|John Ashbery (right) and Pierre Martory stroll along the Seine in Paris, 1958|
John Ashbery and Pierre Martory
With eyes wide shut
Adam Thorpe enters a world of vivid dreams but elusive meanings
Saturday 25 October 2008 00.01 BST
John Ashbery is regarded as America's leading poet, the grand old master of a "difficult Modernism". The Landscapist is his translation of the poems of his one-time companion Pierre Martory, in a handsome dual-language edition intended to establish a poet almost entirely unknown.
What it certainly establishes is the importance to Ashbery's career of his nine-year stay in Paris in the 1950s, when he lived with Martory and discovered the richness of modern French poetry. His fluid translations sound at times like a "lite" version of his own verse - which in his introduction he claims was something of a surprise: "I started to find echoes of his work in mine . . . though I hope I haven't stolen anything." Even the arch titles sound similar - "What I Say, Perhaps, Isn't True" - while "A Widow" manages to be eerily prescient of a specifically American catastrophe (Martory died in 1998): "How does one get to the foot of the twin towers? / One doesn't. The towers have stifled the streets. / Then nothing leads to the river under the bridges? / A recognized city reproaches us with yesterday."
Martory, born in 1922, belongs firmly to the post-second world war generation, while sharing the experience of resistance and combat (he fought in Morocco, where he'd grown up) with older poets such as René Char, Louis Aragon or Paul Éluard. In an interview he claims to have written poetry out of loneliness during the war, starting as a "descriptive" poet but swiftly turning dream-like and, well, hard to understand. Even his army experiences have left little overt trace, although Morocco flashes its exotica here and there.
While Ashbery claims the poems are sui generis, with just faint echoes of Rimbaud or Char, they seem to me, like most contemporary French poetry, firmly in the symbolist-surrealist tradition (as a dissident once put it to me: "Blame Mallarmé!"). They sound gorgeous in the original language, and conjure no end of images and associations, but their concrete meanings are always just around the corner. Zig-zagging from phrase to phrase, changing the dynamics mid-flow, they typically leave you either more space or none at all. The final lines of the aptly named and very obscure poem "Collusion" seem to be addressing this frustrated reader with some glee: "He has lost: I've invented for myself a friend / Without a face."
In that sense, Ashbery and Martory are the perfect match. "So I don't need reality's trampoline for flight?" cries Martory in "Serenity", a poem about being frank with himself. Poetry for him is a flinching from brute physicality and disappointment, something like a retreat into what is passing through his head (he suffered periodically from depression). In the title poem, shutting his eyes reveals a vast, forested landscape: depth is not in sight but in a willed blindness, a looking inwards that reveals "these bouquets, this fog of leaves, words of the wind . . . "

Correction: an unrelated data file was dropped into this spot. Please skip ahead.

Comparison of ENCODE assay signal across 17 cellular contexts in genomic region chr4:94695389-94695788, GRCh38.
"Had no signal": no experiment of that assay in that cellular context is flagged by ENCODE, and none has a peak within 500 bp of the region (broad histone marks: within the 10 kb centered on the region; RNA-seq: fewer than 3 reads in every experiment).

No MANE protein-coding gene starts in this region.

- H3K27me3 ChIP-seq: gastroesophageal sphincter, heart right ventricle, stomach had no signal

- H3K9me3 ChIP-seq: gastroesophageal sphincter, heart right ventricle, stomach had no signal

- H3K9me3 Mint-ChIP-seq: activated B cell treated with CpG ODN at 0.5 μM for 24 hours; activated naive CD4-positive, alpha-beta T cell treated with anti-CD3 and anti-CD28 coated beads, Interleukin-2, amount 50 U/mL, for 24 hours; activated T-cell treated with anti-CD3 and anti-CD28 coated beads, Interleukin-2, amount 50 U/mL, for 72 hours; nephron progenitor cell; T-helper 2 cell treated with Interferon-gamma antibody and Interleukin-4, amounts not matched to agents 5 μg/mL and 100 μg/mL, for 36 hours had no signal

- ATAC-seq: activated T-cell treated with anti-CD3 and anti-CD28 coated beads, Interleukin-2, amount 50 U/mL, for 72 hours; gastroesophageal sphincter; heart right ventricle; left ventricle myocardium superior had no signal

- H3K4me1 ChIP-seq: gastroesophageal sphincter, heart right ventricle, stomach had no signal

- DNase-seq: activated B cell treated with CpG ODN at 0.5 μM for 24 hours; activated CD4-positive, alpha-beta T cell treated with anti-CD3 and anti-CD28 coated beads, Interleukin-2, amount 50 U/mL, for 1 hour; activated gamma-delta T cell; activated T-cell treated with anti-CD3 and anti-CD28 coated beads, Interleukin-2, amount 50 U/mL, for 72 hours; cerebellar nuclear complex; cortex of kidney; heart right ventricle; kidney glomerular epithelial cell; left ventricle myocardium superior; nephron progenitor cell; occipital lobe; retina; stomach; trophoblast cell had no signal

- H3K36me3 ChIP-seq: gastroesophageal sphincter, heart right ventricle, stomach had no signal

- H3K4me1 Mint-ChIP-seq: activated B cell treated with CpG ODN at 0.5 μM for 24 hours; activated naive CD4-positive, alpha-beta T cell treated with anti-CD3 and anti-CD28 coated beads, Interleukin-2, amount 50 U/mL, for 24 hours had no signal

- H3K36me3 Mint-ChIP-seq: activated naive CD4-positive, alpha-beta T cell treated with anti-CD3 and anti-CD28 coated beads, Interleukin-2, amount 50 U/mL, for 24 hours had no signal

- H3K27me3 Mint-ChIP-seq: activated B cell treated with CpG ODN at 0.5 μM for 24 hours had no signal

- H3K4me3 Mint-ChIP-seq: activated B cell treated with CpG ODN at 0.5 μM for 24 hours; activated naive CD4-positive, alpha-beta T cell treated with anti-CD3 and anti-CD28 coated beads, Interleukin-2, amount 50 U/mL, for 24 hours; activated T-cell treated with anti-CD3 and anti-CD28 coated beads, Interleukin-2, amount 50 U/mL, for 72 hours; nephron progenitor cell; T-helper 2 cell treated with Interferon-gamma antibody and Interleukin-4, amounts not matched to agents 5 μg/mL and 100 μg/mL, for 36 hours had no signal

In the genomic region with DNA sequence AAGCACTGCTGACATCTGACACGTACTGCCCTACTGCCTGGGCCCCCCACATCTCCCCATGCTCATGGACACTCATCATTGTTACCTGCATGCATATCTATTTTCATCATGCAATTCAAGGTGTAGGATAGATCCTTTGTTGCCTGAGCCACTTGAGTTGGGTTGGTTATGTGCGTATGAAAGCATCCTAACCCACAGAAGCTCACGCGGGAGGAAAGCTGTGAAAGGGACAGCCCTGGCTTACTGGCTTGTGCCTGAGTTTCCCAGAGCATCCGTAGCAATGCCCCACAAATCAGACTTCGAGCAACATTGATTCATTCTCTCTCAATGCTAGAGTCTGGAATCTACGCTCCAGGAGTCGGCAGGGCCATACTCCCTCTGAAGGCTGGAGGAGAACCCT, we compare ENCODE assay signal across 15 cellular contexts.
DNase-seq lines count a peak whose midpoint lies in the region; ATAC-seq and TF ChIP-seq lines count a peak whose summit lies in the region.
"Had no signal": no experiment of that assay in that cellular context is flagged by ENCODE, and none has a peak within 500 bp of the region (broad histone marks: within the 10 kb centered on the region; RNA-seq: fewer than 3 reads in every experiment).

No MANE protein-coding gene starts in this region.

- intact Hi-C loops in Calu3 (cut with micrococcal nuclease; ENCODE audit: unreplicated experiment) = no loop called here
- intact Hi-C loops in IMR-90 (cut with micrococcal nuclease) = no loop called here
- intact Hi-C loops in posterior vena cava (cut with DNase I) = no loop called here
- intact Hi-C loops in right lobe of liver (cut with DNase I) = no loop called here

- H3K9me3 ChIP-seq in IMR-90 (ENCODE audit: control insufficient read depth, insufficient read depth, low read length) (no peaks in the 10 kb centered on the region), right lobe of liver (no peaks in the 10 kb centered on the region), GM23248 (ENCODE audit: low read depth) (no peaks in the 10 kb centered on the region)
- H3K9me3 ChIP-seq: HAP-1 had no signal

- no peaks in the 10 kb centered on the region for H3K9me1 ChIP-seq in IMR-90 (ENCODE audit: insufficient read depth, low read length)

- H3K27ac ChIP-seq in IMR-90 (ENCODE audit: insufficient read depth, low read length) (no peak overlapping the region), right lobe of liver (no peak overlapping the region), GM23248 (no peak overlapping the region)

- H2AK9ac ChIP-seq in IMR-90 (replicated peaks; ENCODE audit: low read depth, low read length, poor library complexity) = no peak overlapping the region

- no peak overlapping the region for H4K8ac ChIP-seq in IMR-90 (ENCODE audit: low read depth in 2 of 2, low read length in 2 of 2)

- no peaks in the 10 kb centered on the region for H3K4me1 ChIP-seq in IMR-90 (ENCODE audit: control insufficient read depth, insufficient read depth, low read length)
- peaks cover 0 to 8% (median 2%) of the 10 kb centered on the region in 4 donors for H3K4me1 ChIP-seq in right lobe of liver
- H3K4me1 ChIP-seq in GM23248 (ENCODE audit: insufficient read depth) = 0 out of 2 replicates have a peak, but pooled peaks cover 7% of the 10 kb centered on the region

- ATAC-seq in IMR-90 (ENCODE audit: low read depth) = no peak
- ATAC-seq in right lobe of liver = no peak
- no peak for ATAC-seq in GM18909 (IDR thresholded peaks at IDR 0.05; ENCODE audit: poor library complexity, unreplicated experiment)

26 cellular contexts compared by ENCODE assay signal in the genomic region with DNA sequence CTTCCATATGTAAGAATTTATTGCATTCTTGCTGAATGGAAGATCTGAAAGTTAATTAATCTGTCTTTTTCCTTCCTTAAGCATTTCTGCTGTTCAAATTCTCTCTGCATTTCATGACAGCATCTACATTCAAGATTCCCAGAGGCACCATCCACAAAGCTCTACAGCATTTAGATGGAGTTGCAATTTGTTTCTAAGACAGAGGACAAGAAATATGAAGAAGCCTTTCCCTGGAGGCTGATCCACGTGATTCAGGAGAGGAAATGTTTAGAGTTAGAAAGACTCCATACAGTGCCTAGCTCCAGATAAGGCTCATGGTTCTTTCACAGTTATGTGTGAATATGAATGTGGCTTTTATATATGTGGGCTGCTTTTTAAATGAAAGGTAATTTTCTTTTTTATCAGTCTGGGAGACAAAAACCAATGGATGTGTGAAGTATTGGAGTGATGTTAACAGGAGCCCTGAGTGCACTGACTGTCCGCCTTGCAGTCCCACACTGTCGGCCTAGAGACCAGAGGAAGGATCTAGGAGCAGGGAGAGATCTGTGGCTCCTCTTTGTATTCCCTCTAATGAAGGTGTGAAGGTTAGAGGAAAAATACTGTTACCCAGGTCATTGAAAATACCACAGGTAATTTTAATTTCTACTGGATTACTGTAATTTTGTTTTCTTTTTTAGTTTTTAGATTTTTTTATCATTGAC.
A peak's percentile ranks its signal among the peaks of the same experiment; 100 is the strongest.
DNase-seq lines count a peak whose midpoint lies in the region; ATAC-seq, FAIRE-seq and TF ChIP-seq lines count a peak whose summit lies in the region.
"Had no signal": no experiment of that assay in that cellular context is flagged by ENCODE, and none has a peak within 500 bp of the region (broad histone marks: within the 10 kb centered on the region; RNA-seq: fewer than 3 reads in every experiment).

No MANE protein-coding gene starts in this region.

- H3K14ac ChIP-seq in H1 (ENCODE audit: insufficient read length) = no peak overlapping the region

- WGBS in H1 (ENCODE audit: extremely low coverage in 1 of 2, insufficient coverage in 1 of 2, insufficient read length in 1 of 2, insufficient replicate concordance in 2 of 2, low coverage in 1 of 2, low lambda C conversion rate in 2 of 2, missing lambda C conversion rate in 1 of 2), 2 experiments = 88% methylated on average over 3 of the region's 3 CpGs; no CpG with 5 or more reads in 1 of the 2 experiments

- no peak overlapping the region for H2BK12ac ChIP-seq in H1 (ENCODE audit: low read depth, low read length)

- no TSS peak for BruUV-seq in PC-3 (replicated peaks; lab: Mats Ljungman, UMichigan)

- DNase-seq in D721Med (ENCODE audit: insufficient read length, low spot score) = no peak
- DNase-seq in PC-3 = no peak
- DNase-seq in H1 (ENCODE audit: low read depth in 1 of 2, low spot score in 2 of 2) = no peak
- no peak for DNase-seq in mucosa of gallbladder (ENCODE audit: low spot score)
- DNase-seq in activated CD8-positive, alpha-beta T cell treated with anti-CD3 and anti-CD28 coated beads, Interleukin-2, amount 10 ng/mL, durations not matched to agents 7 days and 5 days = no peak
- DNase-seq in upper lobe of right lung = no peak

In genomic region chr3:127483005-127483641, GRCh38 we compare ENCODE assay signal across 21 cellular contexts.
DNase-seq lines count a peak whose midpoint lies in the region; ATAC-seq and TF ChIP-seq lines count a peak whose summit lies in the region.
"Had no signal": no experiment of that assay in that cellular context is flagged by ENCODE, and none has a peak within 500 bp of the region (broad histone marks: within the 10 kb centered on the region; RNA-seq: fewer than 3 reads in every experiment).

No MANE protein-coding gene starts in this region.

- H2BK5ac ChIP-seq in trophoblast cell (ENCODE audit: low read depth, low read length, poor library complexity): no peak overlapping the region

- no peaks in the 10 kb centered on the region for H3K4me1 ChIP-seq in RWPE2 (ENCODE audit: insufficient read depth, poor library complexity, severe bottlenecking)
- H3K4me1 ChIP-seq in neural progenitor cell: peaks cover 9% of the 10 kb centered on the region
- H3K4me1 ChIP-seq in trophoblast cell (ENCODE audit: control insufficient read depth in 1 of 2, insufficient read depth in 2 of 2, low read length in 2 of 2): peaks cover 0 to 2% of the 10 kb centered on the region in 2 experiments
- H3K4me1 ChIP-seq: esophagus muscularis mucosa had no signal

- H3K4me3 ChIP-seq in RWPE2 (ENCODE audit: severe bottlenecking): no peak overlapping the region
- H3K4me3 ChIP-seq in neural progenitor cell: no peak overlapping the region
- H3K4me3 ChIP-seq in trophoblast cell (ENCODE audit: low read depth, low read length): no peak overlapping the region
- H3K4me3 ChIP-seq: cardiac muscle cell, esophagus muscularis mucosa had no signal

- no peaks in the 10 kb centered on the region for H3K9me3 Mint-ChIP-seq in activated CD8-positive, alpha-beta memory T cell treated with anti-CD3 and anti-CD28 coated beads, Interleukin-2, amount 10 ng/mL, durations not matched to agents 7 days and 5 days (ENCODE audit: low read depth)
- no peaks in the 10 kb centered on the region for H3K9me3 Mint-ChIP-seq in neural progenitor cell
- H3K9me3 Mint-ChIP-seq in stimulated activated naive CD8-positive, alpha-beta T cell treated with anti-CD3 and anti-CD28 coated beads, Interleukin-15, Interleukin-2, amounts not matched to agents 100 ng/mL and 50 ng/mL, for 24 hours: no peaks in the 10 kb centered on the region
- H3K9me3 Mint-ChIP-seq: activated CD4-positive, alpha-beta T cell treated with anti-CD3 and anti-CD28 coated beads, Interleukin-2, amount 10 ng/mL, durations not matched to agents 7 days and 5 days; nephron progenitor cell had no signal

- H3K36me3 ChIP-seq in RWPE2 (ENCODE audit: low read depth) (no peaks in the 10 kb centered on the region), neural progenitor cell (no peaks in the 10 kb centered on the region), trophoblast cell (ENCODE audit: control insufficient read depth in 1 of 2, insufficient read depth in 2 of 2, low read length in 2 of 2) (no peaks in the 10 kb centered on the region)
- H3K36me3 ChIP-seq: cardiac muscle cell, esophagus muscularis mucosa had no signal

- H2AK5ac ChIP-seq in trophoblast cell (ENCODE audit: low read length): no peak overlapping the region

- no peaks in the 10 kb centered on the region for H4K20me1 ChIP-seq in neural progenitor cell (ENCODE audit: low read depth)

Martory wrote for himself, inhabiting his "private domain" and barely showing his poetry to anyone. It is significant that one of the few identifiable places in his work is the Père Lachaise cemetery, itself risen to symbolic status. "Père Lachaise" is a prose-poem written for a book of etchings, and is unusually approachable: "adolescents listen to the sap rising in them which shall one day flower under these flagstones and don't give a damn". The poem finally disappoints, however, never really rising above its descriptiveness.
If "Life" is a "whore with false eyelashes", there are many fractured glimpses of a paradise, an Eden linked to "ancestral memory" or the deeper layers of consciousness that, once reached, justify the act of writing verse in this associative way. Behind this, however, is emptiness or absence: "Door opening on nothing to say" (Porte ouverte sur rien à dire). This is the reality - the existential understanding of personal and general extinction. A poem ostensibly about drinking wine is haunted by the end of such pleasures, albeit drunkenly mixing its metaphors: "I know that of my footsteps nothing will remain / But a trace a cluster a drop."
I wonder if there's enough vigour in the impressionistic lines for more than a handful of the poems to be memorable, in either language - the kind of vigour, that is, that fires Ashbery's equally hermetic verse and sparks exhilaratingly across to the reader. My favourite poem is "Red and Black Lake", in which a straightforward storm on the water ends with a superb image: "Then the rain breaks loose in long curtains / that tuck themselves up from the asphalt in the glare of the headlights." Even without the music of the original, the vivid observation survives, and sticks.
• Adam Thorpe's Between Each Breath is published by Cape.
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